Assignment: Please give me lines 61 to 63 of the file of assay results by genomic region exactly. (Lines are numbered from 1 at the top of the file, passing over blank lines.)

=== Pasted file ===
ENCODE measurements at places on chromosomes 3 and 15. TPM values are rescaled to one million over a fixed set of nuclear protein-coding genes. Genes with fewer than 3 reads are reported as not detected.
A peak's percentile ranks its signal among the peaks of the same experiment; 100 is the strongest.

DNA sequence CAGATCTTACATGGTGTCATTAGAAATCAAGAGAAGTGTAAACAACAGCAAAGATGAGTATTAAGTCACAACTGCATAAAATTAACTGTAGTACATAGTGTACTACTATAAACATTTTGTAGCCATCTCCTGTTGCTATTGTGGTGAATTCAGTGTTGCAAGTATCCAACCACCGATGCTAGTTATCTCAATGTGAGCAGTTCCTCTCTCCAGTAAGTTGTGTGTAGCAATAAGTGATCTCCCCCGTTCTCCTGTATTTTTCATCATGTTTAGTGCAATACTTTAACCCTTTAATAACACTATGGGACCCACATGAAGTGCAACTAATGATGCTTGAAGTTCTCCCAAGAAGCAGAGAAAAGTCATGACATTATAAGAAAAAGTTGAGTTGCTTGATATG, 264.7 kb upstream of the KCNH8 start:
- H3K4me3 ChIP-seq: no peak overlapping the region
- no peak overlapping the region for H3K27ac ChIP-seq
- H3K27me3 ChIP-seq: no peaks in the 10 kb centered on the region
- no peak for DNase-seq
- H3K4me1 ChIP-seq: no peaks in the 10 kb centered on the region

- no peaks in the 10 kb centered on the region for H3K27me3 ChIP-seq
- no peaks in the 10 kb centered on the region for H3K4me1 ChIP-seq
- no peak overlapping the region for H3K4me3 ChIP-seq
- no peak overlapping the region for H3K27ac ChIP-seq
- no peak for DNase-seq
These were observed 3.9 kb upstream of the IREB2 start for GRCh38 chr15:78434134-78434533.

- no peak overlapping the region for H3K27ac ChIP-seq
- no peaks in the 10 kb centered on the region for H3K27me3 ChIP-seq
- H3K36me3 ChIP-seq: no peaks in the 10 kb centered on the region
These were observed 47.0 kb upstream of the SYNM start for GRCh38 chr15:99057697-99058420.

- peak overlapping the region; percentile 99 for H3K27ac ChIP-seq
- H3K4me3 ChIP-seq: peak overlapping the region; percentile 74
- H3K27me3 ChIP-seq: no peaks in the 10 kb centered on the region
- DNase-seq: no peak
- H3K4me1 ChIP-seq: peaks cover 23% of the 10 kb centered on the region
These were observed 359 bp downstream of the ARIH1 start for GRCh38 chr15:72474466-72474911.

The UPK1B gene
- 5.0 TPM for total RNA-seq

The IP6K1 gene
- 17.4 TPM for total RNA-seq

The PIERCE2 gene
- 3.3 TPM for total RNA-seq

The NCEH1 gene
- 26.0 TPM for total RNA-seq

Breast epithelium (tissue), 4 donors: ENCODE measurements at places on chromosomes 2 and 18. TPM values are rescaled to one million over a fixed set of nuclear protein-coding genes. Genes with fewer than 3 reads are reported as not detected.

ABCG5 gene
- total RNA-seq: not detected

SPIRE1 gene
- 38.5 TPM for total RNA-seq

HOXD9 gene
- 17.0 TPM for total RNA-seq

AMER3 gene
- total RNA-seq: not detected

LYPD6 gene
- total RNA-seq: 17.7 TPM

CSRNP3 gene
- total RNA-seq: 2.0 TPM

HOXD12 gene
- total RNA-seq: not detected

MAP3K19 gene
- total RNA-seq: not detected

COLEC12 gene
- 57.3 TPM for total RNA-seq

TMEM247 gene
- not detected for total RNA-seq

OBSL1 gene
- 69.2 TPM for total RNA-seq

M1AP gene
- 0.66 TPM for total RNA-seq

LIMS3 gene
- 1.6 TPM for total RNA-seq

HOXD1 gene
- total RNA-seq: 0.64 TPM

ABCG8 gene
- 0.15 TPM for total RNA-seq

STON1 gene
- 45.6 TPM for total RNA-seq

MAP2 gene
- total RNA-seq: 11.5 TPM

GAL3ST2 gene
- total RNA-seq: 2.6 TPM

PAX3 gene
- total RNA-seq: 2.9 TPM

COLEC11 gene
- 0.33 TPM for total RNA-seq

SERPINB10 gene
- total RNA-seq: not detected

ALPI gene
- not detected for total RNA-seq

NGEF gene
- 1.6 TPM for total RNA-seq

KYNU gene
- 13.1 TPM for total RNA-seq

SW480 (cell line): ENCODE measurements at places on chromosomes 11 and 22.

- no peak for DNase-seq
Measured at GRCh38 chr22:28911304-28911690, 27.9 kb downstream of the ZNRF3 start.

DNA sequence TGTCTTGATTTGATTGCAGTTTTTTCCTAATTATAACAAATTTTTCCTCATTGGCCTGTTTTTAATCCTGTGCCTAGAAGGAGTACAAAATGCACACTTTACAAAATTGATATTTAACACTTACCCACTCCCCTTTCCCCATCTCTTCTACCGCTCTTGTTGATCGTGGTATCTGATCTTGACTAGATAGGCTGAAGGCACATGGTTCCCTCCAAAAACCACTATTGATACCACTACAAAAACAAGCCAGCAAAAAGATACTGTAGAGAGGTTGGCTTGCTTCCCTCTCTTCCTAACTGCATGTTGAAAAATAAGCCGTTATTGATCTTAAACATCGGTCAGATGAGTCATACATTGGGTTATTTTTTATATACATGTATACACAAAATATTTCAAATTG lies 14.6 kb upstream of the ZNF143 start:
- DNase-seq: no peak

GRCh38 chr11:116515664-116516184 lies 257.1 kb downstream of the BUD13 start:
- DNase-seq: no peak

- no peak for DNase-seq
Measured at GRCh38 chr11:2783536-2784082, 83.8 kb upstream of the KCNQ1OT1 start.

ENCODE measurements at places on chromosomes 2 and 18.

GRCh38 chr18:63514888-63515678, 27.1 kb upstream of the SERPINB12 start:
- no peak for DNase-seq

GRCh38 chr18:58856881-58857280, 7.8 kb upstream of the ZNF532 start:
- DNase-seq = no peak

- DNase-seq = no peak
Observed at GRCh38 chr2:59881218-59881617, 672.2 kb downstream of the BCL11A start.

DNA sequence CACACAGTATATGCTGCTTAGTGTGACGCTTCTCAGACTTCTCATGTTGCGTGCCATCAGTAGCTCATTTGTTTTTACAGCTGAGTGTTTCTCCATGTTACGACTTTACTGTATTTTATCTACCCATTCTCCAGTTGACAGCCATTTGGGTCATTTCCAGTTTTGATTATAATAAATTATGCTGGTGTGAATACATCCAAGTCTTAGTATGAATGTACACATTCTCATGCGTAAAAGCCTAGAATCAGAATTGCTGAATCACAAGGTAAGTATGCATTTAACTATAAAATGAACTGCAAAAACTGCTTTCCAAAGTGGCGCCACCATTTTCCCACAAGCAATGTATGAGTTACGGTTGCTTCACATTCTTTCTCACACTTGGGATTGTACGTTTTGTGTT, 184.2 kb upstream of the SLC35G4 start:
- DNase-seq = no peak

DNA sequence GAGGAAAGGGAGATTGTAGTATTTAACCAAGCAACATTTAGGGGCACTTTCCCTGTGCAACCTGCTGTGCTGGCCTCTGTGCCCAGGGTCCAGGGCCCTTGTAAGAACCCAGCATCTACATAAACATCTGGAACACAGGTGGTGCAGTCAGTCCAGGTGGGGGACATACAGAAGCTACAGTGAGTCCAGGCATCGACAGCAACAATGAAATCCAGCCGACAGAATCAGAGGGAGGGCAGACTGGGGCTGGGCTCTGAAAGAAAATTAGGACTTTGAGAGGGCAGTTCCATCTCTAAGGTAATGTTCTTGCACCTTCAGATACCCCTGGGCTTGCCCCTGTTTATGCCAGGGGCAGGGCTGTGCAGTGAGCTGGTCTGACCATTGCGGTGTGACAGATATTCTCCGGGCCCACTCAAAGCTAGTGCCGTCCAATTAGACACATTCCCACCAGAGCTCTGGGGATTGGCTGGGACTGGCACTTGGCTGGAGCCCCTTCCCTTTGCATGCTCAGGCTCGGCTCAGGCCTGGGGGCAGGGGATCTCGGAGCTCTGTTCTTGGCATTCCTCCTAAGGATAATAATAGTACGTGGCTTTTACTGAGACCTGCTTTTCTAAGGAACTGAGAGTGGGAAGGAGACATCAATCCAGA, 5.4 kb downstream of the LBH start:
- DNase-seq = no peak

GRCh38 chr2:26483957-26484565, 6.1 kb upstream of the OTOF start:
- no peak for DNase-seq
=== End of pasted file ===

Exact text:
- total RNA-seq: 0.64 TPM

ABCG8 gene
- 0.15 TPM for total RNA-seq